In a study using data of the Youth Risk Behavior Survey collected during 1991-2011 from 45 states (n=715,014) scientists found no increased adolescent cannabis use due to laws on medical cannabis after adjusting for state and year effects. However, higher allowed possession limits for cannabis and a voluntary registration of medical cannabis users were associated with increased use.
Heller School of Social Policy and Management, Brandeis University, Waltham, USA.
Johnson J, et. Drug Alcohol Depend. 2016;170:1-8.

Science/Human: A high number of young adults use cannabis for the treatment of inflammatory bowel disease
In a group of 53 patients (mean age: 18.7 years) with inflammatory bowel disease 70% reported using cannabis currently or in the past. A majority found cannabis to be moderately or very helpful, complete relief of symptoms such as abdominal pain, poor appetite, nausea and diarrhoea was seen in 29%, 37%, 14% and 10% of patients, respectively.
Yale University, School of Medicine. USA.
Phatak UP, et al. J Pediatr Gastroenterol Nutr. 2016 Nov 14. [in press]

Science/Human: Certain variants of the CB2 receptor are associated with an increased risk for inflammatory bowel diseases
A certain genetic CB2 receptor variant (CB2-Q63R) was associated with more severe symptoms in ulcerative colitis and Crohn’s disease in 217 children with inflammatory bowel disease (IBD) and 600 healthy controls. Authors concluded that this points “toward the involvement of the CB2 receptor in the pathogenesis and clinical features“ of inflammatory bowel diseases in children.
The Second University of Naples, Italy.
Strisciuglio C, et al. J Clin Gastroenterol. 2016 Nov 21. [in press]

Science: Allosteric modulation of the CB1 receptor
Researchers presented a review on an alternative way to target the CB1 receptor. The CB1 receptor is usually influenced by agonism (activation) or antagonism (blockade). An alternative way to influence the CB1 receptor is allosteric modulation by small molecules. These allosteric modulators are substances which indirectly influences the effects of an agonist or inverse agonist at a receptor. Allosteric modulators bind to a site distinct from that of the agonist binding site.
Research Triangle Institute, USA.
Nguyen T, et al. Med Res Rev. 2016 Nov 23. [in press]

Science/Cells: Beta-caryophyllene increases the formation of neurits in nerve cells
Beta-caryophyllene was shown to increase the formation of neurits, which are projections from the cell body of nerve cells. Beta-caryophyllene is activating the CB2 receptor, but this effect was mediated by the activation of the Tropomyosin receptor kinase A (TrkA).
University of São Paulo, Ribeirão Preto, Brazil.
Guinaim Santos NA, et al. Chem Biol Interact. 2016 Nov 18. [in press]

Science/Cells: Cannabidiol induces the formation of regulatory T cells
CBD (cannabidiol) was shown to be immunosuppressive by induction of functional regulatory T cells, formerly known as suppressor T cells.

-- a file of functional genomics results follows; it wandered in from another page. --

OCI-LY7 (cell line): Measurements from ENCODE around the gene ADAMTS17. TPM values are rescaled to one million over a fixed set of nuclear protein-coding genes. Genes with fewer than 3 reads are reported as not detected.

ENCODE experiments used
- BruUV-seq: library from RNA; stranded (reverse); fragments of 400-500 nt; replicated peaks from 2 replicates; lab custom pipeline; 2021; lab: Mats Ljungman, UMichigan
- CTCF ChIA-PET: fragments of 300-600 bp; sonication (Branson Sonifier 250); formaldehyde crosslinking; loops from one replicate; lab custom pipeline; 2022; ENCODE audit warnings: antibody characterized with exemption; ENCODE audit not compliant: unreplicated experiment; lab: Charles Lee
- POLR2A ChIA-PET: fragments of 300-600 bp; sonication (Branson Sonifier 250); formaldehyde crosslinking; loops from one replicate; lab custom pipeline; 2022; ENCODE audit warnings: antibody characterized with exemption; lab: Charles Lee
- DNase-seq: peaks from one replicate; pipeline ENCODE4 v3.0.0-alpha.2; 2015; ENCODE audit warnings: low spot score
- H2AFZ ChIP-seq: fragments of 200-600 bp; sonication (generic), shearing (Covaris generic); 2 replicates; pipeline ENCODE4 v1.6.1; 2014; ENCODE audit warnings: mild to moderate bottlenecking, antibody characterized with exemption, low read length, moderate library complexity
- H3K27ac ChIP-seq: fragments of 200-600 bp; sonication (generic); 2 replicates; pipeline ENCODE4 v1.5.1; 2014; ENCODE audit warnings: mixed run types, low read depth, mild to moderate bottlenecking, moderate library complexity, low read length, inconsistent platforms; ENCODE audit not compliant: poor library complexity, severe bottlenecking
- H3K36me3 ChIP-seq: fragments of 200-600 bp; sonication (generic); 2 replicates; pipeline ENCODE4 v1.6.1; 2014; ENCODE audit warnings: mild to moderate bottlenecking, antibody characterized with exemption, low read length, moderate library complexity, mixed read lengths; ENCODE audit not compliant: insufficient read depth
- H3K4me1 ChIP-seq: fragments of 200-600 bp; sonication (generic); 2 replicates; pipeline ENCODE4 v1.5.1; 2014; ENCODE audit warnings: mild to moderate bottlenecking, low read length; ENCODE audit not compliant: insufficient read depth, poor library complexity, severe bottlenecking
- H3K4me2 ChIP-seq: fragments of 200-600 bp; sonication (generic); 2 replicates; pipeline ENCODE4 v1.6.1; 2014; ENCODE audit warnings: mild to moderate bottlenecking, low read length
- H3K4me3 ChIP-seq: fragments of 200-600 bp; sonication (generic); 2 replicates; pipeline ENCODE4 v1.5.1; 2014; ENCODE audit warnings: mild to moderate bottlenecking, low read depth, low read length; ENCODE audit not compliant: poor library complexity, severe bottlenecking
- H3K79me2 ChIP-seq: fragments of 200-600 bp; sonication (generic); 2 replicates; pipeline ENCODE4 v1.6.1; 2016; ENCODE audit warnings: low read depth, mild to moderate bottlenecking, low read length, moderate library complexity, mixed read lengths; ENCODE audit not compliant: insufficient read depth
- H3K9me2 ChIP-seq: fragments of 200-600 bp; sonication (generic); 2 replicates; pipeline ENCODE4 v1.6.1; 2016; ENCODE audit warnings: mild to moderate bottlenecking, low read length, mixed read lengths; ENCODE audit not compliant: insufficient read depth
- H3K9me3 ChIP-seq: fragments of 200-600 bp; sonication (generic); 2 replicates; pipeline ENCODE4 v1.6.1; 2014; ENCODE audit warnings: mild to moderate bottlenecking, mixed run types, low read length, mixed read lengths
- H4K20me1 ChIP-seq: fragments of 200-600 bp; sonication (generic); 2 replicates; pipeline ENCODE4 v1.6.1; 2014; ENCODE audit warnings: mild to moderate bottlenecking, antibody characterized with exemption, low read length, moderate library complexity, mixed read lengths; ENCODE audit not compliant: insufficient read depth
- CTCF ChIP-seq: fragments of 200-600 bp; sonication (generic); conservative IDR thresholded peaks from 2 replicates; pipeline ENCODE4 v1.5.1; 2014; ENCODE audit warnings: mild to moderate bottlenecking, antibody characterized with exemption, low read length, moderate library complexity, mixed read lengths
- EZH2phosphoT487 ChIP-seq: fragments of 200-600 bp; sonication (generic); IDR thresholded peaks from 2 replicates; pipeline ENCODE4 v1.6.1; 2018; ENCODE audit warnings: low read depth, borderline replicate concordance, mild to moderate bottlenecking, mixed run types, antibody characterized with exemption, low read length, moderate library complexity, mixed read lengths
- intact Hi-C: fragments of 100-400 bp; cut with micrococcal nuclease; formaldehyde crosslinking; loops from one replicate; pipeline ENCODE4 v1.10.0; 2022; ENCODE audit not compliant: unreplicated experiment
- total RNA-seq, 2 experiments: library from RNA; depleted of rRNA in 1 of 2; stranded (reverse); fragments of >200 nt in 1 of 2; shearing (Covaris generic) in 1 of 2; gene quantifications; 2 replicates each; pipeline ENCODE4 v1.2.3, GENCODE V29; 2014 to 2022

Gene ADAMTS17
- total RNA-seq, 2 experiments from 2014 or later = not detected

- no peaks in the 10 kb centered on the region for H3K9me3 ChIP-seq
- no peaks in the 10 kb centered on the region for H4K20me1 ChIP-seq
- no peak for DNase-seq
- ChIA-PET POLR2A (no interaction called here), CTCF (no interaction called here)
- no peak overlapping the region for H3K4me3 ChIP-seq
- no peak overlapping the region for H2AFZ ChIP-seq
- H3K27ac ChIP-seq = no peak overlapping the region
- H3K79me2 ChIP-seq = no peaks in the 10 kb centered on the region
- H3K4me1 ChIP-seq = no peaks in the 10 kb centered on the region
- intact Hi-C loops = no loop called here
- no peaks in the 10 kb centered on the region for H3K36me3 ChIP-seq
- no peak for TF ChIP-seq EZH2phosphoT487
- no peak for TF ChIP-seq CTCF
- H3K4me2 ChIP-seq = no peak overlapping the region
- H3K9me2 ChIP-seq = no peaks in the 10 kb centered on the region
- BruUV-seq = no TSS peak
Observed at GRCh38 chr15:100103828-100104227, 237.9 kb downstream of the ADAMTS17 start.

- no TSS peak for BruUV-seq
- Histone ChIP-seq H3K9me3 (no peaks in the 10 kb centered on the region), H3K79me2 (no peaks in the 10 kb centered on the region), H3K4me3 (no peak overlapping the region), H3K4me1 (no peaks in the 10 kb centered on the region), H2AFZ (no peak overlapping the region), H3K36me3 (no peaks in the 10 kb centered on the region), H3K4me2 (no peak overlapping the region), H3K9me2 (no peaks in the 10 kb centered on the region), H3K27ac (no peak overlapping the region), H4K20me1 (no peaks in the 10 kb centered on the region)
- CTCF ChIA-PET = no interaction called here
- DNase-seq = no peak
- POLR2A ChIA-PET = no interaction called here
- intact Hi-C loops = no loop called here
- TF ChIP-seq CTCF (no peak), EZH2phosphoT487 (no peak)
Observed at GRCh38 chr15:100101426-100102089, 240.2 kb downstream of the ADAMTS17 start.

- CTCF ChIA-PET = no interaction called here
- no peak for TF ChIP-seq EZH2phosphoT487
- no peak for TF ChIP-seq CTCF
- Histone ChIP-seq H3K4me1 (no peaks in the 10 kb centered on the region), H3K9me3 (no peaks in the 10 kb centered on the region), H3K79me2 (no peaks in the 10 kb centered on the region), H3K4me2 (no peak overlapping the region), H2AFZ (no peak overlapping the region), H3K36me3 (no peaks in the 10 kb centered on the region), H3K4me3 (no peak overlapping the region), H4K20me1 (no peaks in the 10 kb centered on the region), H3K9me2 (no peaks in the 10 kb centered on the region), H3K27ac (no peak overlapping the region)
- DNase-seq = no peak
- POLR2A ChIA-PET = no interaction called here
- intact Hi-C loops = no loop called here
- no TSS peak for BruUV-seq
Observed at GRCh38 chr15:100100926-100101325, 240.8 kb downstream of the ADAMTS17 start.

College of Veterinary Medicine, Mississippi State University, USA.
Dhital S, et al. Cell Immunol. 2016 Nov 9. [in press]

Science/Human: Very low cannabis use was associated lower outcome in patients undergoing treatment for alcohol use disorders
In 1383 patients with alcohol dependence very low use of cannabis (once or twice a month) was associated with fewer alcohol abstinent days after treatment, but heavier cannabis use not.
Alcohol Research Group, Public Health Institute, Emeryville, USA.
Subbaraman MS, et al. Addiction. 2016 Nov 19. [in press]

Science/Human: Patients with non-alcoholic fatty liver disease had high levels of endocannabinoids
A high blood concentration of the endocannabinoid 2-arachidonoylglycerol was independently associated with non-alcoholic fatty liver disease in 105 patients.
Department of Gastroenterology, Tel-Aviv Sourasky Medical Center, Israel.
Zelber-Sagi S, et al. Obesity (Silver Spring). 2016 Nov 15. [in press]

Science: Crystal structure of the human CB1 cannabinoid receptor
Scientists developed a high-resolution crystal structure of the human CB1 cannabinoid receptor. This structure provides an atomic framework for studying cannabinoid receptor function.
Department of Biophysics, The University of Texas Southwestern Medical Center, Dallas, USA.
Shao Z, et al. Nature. 2016 Nov 16. [in press]

Science/Cells: A combination of beta-caryophyllene, baicalin and (+)-catechin exerted anti-inflammatory effects
The plant constituents beta-caryophyllene, baicalin and (+)-catechin exerted synergistic suppressive effects on macrophages in a cell study. Authors wrote that “this composition may be a useful as an anti-inflammatory treatment strategy.”
Department of Hematology and Medical Oncology, Emory University School of Medicine, Atlanta, USA.
Yamaguchi M, et al. Int J Mol Med. 2016 Nov 14. [in press]

Science/Animal: The effects of electroacupuncture on migraine is mediated by the CB1 receptor
In a study with rats researchers demonstrated that the anti-inflammatory effects of electroacupuncture on migraine attacks were mediated by the CB1 receptor.
School of Traditional Chinese Medicine Combined with Western Medicine, Southwest Medical University, Luzhou, China.
Zhang H, et al. Acupunct Med. 2016 Nov 10. [in press]